The right sort of confidence: Sustainable

Despite Australian’s love affair for residential property, Australia’s housing market might just be losing friends at a faster pace than facebook.

The latest loss is the Reserve Bank of Australia after governor Glenn Stevens said on Friday it should not “engineer a return to a housing price boom.”

Speaking in Adelaide to the American Chamber of Commerce (SA) AMCHAM Internode Business Lunch, Mr Stevens said he believed the household sector could be the reason behind such low levels of confidence especially after Wednesday’s ABS posting of a “quite respectable” 1.3% rise in GDP for the March quarter.

He described the decade or more leading up to 2007 as quite “unusual”. It was a decade when real asset prices (mostly residential housing) per person appreciated at 6 per cent or more per annum and household debt started to really pile up. The increase in perceived wealth caused household consumption to grow faster than incomes for a lengthy period and household savings to fall through the floor.

Mr Stevens said Australia was not the only country to experience these trends, but avoided linking high household debt levels and years of irrational exuberance to the root cause of the GFC. He did note, however, that the GFC has reverted households back to more prudent and sustainable behaviour. Household net savings is now hovering around 10 per cent of household disposable income and household’s appetite towards leveraging for the purposes of asset speculation is waning.

Consumption is down and there is no surprise retailers are hurting with Mr Stevens saying “The gap between the current level of consumption and where it would have been had the previous trend continued is quite significant.”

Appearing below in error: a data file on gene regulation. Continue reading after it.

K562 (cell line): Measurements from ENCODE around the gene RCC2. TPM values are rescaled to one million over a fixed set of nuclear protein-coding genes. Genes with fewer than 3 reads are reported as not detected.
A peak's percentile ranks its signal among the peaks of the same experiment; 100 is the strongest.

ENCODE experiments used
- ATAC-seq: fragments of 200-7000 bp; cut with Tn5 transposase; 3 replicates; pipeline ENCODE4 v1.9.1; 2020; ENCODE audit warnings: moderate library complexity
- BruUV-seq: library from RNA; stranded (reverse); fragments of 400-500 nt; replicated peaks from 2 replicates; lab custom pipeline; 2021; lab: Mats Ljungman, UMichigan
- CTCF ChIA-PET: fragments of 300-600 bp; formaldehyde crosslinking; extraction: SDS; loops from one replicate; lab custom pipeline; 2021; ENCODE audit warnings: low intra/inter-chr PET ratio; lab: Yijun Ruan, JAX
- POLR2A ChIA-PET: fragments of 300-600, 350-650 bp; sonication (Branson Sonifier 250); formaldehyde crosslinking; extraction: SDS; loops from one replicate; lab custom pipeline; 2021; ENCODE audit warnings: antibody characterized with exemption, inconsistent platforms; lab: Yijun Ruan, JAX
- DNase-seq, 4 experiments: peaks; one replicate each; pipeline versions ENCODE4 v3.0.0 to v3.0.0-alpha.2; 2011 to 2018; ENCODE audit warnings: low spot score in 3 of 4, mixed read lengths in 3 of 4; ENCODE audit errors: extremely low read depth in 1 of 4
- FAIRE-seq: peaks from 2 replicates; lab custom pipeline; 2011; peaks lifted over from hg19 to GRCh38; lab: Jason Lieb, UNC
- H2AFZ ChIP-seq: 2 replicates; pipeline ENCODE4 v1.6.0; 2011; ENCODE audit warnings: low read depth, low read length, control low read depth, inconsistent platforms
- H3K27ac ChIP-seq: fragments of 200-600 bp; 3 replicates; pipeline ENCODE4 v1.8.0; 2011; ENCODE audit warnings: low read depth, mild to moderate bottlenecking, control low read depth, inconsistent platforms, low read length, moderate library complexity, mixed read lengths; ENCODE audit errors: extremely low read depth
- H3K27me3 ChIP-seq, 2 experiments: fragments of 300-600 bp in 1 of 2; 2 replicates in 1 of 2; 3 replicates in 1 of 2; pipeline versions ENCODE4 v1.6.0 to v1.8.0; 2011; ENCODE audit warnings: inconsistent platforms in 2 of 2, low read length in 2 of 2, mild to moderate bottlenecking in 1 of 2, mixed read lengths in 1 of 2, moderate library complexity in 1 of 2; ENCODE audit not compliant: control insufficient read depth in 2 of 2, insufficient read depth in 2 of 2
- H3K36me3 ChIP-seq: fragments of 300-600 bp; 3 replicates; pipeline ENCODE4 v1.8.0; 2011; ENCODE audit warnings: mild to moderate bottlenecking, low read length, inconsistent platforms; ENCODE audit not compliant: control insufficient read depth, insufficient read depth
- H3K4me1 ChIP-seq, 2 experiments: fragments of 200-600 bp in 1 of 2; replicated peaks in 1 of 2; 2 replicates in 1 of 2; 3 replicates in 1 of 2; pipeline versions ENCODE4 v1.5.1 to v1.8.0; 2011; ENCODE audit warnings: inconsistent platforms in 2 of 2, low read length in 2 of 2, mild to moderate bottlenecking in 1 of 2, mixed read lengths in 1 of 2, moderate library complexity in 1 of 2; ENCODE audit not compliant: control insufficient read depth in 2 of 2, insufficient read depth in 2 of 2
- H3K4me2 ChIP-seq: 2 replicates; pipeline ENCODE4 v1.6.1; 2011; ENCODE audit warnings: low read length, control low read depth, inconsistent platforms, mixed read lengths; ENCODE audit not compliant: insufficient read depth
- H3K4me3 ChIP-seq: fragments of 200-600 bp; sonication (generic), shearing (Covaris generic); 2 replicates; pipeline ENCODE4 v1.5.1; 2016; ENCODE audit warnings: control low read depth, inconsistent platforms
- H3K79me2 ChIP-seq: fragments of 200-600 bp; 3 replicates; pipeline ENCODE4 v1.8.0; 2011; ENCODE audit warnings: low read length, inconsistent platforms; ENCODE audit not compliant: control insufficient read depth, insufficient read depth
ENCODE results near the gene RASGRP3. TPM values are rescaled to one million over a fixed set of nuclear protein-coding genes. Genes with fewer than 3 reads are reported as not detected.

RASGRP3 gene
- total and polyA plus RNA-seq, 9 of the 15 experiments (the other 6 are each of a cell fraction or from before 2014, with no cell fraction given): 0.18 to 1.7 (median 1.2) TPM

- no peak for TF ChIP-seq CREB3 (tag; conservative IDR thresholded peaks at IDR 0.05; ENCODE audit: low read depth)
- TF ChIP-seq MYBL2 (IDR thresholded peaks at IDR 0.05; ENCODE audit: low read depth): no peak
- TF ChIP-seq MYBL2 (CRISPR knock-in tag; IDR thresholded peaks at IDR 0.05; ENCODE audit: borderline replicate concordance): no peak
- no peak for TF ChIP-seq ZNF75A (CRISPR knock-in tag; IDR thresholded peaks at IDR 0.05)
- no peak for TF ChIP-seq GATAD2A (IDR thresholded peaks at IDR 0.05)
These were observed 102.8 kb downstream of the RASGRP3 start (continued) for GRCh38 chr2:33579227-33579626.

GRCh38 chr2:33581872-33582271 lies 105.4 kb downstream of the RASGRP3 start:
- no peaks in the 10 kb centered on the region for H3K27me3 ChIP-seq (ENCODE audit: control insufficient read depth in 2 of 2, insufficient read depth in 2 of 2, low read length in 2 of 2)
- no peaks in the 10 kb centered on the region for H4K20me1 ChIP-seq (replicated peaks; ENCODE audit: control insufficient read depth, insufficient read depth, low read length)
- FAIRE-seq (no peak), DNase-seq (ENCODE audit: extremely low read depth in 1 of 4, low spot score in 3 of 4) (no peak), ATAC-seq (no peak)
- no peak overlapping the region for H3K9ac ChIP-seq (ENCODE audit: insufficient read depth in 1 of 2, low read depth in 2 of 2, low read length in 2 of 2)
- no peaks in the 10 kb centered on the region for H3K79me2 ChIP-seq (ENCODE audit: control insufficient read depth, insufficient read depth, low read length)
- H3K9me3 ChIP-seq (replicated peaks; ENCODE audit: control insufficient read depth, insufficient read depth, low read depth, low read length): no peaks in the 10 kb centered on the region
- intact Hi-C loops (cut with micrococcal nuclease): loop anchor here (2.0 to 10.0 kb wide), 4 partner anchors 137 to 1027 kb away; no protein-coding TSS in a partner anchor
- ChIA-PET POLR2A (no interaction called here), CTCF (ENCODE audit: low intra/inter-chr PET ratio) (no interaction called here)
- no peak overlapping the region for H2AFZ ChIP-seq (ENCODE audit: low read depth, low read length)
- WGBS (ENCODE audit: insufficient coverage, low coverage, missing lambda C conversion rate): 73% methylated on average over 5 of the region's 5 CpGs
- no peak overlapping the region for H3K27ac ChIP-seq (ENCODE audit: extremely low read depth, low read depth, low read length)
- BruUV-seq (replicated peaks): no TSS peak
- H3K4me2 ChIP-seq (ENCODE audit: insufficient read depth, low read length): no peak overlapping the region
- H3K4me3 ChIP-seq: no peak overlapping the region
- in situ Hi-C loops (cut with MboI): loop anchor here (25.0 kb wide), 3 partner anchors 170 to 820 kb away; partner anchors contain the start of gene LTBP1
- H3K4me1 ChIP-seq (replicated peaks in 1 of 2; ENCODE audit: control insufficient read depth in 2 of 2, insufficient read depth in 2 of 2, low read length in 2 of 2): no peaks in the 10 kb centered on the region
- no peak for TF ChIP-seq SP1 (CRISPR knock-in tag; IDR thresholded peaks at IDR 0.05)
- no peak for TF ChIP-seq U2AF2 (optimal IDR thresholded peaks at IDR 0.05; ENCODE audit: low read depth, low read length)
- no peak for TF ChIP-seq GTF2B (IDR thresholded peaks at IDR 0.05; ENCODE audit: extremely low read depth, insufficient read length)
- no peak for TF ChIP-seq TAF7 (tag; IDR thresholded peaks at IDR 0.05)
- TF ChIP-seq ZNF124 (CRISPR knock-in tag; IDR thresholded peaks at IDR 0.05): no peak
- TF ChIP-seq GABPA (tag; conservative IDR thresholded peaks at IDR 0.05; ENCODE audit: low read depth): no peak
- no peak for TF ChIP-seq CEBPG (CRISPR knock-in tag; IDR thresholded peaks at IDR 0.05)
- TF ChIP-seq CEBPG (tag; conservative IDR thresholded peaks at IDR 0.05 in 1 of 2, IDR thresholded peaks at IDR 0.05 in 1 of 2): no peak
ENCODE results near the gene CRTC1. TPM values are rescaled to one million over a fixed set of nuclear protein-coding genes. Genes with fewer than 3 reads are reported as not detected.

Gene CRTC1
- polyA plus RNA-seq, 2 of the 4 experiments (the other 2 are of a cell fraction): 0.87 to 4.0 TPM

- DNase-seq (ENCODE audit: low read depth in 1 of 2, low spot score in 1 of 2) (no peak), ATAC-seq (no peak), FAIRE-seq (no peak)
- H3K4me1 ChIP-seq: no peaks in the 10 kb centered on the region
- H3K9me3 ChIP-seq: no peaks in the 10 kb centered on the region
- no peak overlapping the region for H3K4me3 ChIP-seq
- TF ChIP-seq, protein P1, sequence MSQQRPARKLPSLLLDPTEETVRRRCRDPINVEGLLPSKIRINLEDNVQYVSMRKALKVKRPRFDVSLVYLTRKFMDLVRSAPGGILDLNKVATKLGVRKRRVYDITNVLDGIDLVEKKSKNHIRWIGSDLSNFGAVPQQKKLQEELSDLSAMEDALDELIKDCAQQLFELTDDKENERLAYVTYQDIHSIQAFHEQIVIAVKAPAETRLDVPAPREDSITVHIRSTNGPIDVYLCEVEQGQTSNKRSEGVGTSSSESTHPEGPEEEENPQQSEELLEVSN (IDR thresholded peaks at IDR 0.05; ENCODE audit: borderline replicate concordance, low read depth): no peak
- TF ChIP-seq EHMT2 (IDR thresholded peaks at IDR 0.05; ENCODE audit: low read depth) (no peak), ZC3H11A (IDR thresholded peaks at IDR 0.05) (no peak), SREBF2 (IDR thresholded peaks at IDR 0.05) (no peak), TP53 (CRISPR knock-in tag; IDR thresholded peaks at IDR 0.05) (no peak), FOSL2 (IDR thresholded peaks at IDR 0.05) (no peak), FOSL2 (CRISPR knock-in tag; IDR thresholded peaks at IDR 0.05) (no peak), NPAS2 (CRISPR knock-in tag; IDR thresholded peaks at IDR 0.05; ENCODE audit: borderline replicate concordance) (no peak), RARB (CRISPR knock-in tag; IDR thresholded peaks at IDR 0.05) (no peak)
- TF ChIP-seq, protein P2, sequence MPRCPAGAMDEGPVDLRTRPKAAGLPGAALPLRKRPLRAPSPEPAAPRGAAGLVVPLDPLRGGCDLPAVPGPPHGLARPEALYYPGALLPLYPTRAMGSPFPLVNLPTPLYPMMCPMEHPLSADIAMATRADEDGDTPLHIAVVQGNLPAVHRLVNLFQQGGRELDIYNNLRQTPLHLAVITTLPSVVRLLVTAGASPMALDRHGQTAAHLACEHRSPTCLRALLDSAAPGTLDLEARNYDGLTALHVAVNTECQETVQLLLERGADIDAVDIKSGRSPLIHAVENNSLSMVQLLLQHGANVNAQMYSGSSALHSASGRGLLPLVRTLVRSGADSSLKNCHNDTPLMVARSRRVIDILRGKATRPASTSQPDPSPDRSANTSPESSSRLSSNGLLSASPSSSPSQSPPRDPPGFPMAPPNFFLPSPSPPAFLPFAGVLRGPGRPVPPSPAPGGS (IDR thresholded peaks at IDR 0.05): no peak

However, ignoring the unusual and unsustainable boom period of last decade, current real consumption growth “is in fact, quite comparable with the kind of growth seen in the couple of decades leading up to 1995. It is in line with the quite respectable growth in income.”

For this reason, Stevens believes Australians should be happier than they currently are. But with fond memories of the boom times, Australians don’t see it that way. They want a return to these times, no matter how unsustainable they were, and there lies the problem.

“The decade or more up to about 2007 was unusual. It would be quite surprising, really, if the same trends – persistent strong increases in asset values, very strong growth in per capita consumption, increasing leverage, little or no saving from current income – were to re-emerge any time soon.”

House prices

Another area of dissatisfaction could be falling house prices. Real Estate agents have sold the expectation that house prices double every 7 to 10 years but as Mr Stevens points out – this is quite “unusual”.

Cuts to official interest rates in November and December last year, and a big 50 basis point cut in May has done nothing to help stabilise a declining market.

The RP Data-Riskmark Home Value index shows house price falls are picking up the pace, declining a further 1.4 per cent in May despite the 50 basis point cut. Melbourne led the falls with a 2.66 per cent drop for the month.

Earlier this week, data from SQM Research showed stock for sale on the market increased 2.4 per cent in May to 380,215 dwellings. In Melbourne, stock increased 7.6 per cent in the month.

On Tuesday, the RBA cut a further 25 basis points taking the cash target rate to 3.50 per cent. Many had expected another 50 basis points.

In addressing the implications for monetary policy, Mr Stevens said the RBA should not “engineer a return to a housing price boom” or “foster a renewed gearing up by households.”

Instead, we need the “right sort of confidence.”

“The kind of confidence based on nothing more than expectations of ever-increasing housing prices, with the associated willingness to continue increasing leverage, on the assumption that this is a sure way to wealth, would not be the right kind.”